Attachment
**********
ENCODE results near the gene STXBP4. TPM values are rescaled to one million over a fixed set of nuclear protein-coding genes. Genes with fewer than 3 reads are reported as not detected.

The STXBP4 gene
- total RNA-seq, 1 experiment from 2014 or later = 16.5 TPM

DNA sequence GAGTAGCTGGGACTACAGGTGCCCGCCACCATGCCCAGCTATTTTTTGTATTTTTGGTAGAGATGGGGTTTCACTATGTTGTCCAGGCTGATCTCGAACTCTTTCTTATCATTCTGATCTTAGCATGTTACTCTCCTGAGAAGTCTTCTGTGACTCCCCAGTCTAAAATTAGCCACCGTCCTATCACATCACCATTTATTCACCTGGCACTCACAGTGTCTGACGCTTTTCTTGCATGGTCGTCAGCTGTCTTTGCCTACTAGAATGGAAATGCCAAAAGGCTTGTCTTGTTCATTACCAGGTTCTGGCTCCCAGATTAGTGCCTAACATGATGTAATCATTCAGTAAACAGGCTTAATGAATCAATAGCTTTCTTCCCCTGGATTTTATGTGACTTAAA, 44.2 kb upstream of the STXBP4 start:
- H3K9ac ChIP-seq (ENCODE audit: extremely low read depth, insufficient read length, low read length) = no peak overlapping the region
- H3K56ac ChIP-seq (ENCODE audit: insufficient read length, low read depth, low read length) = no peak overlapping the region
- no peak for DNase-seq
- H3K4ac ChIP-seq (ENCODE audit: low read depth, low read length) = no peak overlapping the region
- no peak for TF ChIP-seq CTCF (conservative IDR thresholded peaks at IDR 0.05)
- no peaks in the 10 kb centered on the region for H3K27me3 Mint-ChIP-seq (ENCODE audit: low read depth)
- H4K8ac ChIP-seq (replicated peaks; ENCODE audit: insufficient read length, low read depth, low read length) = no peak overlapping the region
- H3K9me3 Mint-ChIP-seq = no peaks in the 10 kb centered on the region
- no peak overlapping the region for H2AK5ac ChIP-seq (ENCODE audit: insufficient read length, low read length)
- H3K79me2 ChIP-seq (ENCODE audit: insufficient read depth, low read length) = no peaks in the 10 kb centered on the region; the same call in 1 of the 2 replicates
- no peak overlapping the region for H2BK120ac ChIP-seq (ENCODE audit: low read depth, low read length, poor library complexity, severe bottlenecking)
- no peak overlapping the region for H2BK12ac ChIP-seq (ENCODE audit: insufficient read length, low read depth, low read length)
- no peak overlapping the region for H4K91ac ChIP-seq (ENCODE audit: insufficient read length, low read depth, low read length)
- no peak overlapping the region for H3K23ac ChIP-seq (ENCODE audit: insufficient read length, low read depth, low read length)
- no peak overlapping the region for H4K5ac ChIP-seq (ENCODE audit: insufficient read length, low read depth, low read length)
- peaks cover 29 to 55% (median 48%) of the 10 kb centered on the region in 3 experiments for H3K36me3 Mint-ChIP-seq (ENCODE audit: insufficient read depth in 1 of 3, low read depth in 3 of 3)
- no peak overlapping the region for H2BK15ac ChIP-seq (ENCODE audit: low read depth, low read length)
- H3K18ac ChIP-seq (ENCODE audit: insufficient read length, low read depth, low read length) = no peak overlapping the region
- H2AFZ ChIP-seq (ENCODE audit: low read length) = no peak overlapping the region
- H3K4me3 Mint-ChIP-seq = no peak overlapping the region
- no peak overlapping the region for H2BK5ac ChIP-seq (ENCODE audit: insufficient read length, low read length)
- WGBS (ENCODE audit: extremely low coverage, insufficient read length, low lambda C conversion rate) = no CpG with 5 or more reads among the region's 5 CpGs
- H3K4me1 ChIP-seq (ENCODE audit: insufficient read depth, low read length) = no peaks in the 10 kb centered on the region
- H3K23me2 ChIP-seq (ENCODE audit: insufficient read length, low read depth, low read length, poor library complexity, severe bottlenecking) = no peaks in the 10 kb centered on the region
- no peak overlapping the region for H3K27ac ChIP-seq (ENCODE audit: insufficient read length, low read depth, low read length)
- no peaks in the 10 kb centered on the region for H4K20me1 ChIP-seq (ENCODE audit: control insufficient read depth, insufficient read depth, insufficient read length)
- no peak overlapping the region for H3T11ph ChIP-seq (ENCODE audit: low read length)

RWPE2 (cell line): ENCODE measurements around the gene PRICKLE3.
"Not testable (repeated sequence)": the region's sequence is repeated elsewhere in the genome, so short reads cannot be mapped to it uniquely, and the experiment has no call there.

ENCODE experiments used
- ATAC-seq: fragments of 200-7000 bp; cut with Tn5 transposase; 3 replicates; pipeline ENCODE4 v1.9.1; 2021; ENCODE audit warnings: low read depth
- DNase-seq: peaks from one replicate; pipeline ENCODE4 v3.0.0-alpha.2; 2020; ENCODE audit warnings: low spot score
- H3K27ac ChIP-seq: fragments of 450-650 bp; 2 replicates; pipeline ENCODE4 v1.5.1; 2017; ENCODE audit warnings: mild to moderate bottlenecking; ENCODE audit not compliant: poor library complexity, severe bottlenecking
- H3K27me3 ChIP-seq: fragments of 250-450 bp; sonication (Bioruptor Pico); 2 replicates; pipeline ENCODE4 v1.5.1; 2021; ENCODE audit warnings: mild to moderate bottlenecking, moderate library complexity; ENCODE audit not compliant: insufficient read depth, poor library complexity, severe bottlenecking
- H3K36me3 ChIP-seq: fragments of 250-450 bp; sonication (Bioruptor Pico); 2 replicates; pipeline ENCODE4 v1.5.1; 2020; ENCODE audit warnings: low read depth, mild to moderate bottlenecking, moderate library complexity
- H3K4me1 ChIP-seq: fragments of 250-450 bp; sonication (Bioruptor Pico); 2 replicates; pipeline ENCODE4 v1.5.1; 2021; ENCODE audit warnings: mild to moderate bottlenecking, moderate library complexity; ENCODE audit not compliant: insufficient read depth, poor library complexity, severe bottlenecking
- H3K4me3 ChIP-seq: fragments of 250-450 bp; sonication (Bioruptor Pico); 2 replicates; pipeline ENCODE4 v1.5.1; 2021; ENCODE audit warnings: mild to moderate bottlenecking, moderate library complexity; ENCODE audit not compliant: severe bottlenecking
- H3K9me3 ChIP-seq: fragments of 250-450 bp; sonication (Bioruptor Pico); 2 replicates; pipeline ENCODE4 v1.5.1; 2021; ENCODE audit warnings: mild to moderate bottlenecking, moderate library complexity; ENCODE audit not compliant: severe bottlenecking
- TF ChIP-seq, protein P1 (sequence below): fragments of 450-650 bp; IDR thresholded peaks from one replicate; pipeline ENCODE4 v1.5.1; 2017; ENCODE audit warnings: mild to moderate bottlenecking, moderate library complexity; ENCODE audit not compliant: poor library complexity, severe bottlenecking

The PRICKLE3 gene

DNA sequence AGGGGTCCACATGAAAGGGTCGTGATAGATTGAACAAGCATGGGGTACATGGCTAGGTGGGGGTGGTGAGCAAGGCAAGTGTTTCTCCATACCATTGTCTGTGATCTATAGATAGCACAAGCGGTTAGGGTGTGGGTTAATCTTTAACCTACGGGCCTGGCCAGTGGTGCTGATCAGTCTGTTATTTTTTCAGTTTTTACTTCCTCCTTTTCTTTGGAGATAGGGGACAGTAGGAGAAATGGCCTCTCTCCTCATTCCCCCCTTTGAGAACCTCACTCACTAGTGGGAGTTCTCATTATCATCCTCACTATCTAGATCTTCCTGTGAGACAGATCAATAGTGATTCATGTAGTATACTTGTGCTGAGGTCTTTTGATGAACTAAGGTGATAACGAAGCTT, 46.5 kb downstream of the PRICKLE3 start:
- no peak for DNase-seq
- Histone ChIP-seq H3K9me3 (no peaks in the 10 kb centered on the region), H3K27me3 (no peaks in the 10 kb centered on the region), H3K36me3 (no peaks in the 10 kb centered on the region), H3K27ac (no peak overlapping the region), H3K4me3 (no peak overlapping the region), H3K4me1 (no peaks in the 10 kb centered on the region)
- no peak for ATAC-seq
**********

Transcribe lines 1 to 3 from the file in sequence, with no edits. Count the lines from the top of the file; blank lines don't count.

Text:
ENCODE results near the gene STXBP4. TPM values are rescaled to one million over a fixed set of nuclear protein-coding genes. Genes with fewer than 3 reads are reported as not detected.

The STXBP4 gene
- total RNA-seq, 1 experiment from 2014 or later = 16.5 TPM